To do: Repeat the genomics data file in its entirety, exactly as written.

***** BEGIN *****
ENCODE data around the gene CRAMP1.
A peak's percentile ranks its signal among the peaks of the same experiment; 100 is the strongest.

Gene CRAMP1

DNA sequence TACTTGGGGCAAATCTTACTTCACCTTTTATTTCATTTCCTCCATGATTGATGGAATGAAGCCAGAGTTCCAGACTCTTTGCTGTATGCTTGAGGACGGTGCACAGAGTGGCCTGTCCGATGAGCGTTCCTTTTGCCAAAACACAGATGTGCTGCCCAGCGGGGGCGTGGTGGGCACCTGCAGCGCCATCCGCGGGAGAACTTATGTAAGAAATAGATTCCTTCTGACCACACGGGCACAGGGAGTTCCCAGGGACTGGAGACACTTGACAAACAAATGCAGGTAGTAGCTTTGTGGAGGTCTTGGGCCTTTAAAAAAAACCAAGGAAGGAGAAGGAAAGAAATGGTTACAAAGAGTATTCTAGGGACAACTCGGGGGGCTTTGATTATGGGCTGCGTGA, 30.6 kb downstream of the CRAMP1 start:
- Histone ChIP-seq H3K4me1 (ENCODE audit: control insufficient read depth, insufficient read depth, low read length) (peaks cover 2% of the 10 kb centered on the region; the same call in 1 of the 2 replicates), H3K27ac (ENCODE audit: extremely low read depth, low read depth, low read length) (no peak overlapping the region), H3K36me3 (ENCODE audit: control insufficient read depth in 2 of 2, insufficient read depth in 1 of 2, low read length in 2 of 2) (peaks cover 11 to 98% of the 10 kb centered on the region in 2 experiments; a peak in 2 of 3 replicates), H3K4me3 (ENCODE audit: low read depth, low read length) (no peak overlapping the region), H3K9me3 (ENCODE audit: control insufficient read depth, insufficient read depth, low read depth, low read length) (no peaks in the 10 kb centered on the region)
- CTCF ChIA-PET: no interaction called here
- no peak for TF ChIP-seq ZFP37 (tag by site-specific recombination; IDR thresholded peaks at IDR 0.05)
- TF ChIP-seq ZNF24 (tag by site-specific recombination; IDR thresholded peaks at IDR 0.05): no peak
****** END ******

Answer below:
ENCODE data around the gene CRAMP1.
A peak's percentile ranks its signal among the peaks of the same experiment; 100 is the strongest.

Gene CRAMP1

DNA sequence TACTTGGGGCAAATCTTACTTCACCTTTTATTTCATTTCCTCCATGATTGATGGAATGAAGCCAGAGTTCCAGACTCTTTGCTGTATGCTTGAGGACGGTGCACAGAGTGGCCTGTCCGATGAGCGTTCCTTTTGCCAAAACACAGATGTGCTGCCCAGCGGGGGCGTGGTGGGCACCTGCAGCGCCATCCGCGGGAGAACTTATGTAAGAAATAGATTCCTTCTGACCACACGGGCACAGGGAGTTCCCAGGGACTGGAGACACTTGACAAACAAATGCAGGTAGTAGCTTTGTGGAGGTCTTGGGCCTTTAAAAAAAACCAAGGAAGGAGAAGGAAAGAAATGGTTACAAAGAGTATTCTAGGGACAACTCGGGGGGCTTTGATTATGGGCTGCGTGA, 30.6 kb downstream of the CRAMP1 start:
- Histone ChIP-seq H3K4me1 (ENCODE audit: control insufficient read depth, insufficient read depth, low read length) (peaks cover 2% of the 10 kb centered on the region; the same call in 1 of the 2 replicates), H3K27ac (ENCODE audit: extremely low read depth, low read depth, low read length) (no peak overlapping the region), H3K36me3 (ENCODE audit: control insufficient read depth in 2 of 2, insufficient read depth in 1 of 2, low read length in 2 of 2) (peaks cover 11 to 98% of the 10 kb centered on the region in 2 experiments; a peak in 2 of 3 replicates), H3K4me3 (ENCODE audit: low read depth, low read length) (no peak overlapping the region), H3K9me3 (ENCODE audit: control insufficient read depth, insufficient read depth, low read depth, low read length) (no peaks in the 10 kb centered on the region)
- CTCF ChIA-PET: no interaction called here
- no peak for TF ChIP-seq ZFP37 (tag by site-specific recombination; IDR thresholded peaks at IDR 0.05)
- TF ChIP-seq ZNF24 (tag by site-specific recombination; IDR thresholded peaks at IDR 0.05): no peak